Editors' note: This week we present a first for Superheroes on Screen: a guest entry for the blog, in the form of a review of the recent Captain America: The First Avenger by Dr Vincent Gaine, providing an additional viewpoint on the film to those expressed in previous posts which considered it in relation to, for example, US Superheroes in Global Markets and Iconography and Aesthetics. Gaine here looks at the narrative of the film in order to consider its internationality.
One of the challenges and great opportunities of superhero narratives is their applicability to different historical contexts. Whereas Iron Man was first formed in Vietnam, the 21st century film places his origin in Afghanistan. Spider-Man and Superman have been updated several times for contemporary events, while the recent screen incarnation of Batman carries many allusions to the War on Terror. The very name “Captain America” suggests an America-centric ideology, the character implied as an embodiment of American ideology, a problematic notion especially in the contemporary era of globalisation, with non-American audiences forming a significant potential market. Notably, the new screen version Captain America: The First Avenger (Joe Johnston, 2011) shows a significant engagement with globalisation, making Steve Rogers a hero for the world and not just the USA.
Captain America, like many a Hollywood war movie as well as other films such as the Indiana Jones franchise, uses World War II as its dramatic backdrop. This creates an almost mythic time when an international clash between good and evil can be presented simplistically, rather than the myriad shades of grey today. Captain America takes pains to present its conflict as even more clear cut, as the supervillain Johann Schmidt/the Red Skull is even more evil than Hitler and plans to conquer the Nazis as well as everyone else with his super weapons. By making the threat wider than the war but the culprit more specific than the Nazis, the film presents Captain America as a hero for all humanity, not one just fighting for the American way. This is made more apparent by placing much of the film’s action in Europe, with Cap fighting specifically against the Red Skull’s organisation Hydra. Furthermore, the serum which transforms the emaciated Rogers into a super soldier is designed by a German exile, Dr. Erskine, while Cap has a team of Allied soldiers with him, including Americans, British and French, while his love interest is British agent Peggy Carter. Fighting the Nazis, and more especially Hydra, is an international effort even if its leader bears the name “America”. Even the subtitle, The First Avenger, links Cap with the broader narrative of the Avengers franchise, in which figures such as the Incredible Hulk and Thor travel to or from non-American environments. As Nick Fury tells Cap upon his awakening, they are trying to save the world.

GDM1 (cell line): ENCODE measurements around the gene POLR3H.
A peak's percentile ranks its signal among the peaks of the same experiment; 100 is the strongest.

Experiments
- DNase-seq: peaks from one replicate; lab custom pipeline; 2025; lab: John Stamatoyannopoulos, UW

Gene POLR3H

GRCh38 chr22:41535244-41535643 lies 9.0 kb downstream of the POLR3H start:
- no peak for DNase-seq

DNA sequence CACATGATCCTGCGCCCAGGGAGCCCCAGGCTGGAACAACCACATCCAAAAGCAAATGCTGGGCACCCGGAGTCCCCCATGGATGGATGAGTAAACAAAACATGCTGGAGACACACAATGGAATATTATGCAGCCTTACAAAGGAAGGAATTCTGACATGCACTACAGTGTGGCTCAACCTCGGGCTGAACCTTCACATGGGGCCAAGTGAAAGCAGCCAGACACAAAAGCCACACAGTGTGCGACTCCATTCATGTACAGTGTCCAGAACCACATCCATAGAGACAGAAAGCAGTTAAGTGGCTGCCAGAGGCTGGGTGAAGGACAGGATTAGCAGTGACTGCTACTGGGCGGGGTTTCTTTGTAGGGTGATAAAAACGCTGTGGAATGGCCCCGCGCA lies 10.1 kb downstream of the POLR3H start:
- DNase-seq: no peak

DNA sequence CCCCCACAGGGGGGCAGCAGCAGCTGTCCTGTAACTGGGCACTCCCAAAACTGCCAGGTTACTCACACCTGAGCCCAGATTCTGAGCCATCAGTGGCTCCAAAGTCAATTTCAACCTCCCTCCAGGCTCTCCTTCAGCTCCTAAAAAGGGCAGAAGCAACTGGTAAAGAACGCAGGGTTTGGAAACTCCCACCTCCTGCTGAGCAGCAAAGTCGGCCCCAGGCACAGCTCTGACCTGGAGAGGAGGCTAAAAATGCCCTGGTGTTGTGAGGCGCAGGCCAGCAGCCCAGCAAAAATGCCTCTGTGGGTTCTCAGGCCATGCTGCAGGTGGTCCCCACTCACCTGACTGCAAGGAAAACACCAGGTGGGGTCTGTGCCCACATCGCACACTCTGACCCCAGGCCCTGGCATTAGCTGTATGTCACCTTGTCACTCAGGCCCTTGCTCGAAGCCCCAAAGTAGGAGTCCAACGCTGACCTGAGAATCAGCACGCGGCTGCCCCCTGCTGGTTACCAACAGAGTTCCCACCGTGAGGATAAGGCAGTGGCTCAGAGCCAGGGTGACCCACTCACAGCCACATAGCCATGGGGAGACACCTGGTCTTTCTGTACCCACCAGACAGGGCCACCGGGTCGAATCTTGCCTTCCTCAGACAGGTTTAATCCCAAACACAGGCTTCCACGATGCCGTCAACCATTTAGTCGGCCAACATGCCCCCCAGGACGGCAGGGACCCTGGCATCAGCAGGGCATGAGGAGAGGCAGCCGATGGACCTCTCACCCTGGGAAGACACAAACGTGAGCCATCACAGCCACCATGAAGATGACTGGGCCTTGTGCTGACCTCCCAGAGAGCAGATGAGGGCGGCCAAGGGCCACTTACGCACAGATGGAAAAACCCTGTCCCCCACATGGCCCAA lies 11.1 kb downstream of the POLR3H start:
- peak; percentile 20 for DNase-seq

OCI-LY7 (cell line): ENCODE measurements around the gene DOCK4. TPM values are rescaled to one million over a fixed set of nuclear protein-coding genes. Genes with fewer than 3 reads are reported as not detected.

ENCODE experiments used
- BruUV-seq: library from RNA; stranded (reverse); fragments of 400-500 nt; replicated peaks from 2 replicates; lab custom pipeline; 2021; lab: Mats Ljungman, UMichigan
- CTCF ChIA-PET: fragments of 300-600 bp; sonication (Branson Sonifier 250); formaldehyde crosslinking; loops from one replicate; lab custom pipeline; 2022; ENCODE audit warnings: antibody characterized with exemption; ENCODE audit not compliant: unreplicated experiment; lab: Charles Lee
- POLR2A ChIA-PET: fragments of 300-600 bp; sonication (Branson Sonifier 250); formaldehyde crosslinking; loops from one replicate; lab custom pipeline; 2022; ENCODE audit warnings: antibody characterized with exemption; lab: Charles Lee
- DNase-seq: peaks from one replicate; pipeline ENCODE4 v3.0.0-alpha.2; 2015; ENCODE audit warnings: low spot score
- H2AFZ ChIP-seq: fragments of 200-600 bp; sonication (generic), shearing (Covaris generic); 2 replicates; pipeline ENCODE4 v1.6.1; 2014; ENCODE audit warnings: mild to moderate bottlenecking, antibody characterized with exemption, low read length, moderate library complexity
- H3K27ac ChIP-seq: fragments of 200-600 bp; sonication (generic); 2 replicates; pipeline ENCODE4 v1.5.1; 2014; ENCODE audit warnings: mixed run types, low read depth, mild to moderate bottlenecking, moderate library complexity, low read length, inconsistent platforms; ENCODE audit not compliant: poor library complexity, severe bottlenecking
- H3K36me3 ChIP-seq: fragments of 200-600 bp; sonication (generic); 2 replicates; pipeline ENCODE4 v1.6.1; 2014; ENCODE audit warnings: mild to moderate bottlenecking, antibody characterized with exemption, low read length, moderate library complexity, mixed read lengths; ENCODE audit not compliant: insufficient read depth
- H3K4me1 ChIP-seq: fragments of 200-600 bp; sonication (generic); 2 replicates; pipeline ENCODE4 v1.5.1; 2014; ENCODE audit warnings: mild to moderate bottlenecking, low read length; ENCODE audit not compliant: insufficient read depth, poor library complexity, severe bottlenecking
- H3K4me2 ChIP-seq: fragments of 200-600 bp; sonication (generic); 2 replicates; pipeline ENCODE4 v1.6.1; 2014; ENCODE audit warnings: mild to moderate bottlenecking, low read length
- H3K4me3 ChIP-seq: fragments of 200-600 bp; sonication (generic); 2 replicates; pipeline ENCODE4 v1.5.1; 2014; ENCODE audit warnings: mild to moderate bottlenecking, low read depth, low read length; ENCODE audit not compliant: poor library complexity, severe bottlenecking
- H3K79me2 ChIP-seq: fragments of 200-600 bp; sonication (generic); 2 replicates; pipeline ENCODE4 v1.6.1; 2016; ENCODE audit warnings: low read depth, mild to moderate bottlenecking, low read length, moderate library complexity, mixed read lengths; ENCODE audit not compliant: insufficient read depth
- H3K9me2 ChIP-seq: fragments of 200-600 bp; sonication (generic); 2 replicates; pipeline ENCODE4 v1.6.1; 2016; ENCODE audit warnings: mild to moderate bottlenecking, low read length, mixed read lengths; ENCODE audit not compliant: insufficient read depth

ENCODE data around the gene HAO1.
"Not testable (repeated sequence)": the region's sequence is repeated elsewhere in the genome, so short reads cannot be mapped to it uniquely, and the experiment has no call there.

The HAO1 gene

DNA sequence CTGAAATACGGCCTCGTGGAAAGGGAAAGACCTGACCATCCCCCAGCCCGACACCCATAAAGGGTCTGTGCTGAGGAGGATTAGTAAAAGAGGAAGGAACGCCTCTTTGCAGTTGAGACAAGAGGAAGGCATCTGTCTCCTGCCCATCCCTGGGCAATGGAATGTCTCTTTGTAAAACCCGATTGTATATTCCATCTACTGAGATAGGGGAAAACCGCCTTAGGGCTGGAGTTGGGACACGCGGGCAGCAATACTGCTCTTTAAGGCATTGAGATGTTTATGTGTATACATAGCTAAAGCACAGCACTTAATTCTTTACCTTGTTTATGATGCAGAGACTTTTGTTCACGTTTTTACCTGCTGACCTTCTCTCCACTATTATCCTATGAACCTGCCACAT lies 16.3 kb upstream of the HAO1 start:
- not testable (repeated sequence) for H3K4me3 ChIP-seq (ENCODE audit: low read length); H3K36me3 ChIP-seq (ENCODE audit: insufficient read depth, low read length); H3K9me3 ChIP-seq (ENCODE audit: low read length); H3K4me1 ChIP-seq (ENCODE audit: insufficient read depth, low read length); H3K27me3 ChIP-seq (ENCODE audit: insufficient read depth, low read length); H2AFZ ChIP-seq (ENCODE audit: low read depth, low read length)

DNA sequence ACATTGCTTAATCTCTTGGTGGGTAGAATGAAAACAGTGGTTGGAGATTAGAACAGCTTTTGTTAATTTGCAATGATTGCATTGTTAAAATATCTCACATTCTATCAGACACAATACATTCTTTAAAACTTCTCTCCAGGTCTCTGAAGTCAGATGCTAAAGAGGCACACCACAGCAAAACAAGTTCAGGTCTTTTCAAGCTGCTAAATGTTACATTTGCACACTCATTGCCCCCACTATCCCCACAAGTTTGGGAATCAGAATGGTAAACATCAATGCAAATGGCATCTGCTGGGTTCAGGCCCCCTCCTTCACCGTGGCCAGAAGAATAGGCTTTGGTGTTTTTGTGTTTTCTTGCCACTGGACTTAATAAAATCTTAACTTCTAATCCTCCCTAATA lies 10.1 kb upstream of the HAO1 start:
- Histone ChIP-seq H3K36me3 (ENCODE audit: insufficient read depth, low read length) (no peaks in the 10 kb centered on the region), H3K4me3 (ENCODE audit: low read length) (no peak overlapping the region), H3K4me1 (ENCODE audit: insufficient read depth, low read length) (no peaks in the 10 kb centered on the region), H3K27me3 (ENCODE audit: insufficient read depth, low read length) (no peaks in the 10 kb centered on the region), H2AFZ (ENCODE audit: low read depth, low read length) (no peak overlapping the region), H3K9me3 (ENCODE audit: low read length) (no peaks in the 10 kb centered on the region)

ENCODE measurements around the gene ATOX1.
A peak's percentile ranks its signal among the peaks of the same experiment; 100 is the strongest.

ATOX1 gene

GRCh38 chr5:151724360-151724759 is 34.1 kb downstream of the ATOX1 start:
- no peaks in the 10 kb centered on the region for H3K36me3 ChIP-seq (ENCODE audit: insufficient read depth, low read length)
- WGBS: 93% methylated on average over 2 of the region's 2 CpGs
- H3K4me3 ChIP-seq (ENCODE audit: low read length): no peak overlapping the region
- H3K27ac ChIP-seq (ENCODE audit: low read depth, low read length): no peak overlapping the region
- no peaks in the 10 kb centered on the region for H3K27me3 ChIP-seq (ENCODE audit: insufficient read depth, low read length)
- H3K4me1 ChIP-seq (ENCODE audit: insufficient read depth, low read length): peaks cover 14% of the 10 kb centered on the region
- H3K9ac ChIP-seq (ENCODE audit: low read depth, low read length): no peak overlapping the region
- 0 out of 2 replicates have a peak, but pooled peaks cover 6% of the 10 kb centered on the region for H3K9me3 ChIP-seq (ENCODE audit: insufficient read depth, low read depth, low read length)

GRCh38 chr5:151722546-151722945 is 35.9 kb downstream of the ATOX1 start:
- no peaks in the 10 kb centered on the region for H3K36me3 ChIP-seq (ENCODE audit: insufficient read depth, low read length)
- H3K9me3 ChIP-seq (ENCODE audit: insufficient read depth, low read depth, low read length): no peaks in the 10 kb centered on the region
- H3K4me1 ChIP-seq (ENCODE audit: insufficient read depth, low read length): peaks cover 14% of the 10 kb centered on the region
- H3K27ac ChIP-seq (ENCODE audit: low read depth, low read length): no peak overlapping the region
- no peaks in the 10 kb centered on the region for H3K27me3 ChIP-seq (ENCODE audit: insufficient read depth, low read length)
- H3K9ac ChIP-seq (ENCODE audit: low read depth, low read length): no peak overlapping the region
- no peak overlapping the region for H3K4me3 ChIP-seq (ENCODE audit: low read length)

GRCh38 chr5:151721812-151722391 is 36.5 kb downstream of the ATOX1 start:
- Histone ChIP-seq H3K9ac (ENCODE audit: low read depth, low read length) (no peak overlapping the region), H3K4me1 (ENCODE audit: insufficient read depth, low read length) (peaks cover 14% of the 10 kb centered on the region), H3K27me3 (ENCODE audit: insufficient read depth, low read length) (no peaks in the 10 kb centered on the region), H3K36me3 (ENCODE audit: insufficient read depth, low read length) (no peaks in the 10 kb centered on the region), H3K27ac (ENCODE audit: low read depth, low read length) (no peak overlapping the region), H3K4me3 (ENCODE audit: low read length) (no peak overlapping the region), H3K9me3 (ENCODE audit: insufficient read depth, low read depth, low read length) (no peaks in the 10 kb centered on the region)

Despite the seeming internationalism of Captain America, the centrality of the United States remains apparent. Two of the key action sequences involve Captain America protecting the US specifically. The first occurs when Doctor Erskine is killed by a Hydra agent and Cap uses his new powers for the first time to capture him. The second is the film’s climax when Cap battles the Red Skull aboard his bomber, which will target US cities. As the climax of the narrative and the spectacle, the sequence is intended as the most exciting and the most significant, a direct threat to America being the most dramatic scenario possible. The stakes are raised further by the sequence being one of only three scenes in which Cap is actually hurt, the others being (consistently), when he fights the Red Skull. Not only is America threatened, but our hero might actually lose this time. The allied international forces work together to save the world, but the stakes are highest when the US itself is in danger. It will be interesting to see if the threat in The Avengers has a similar global dimension.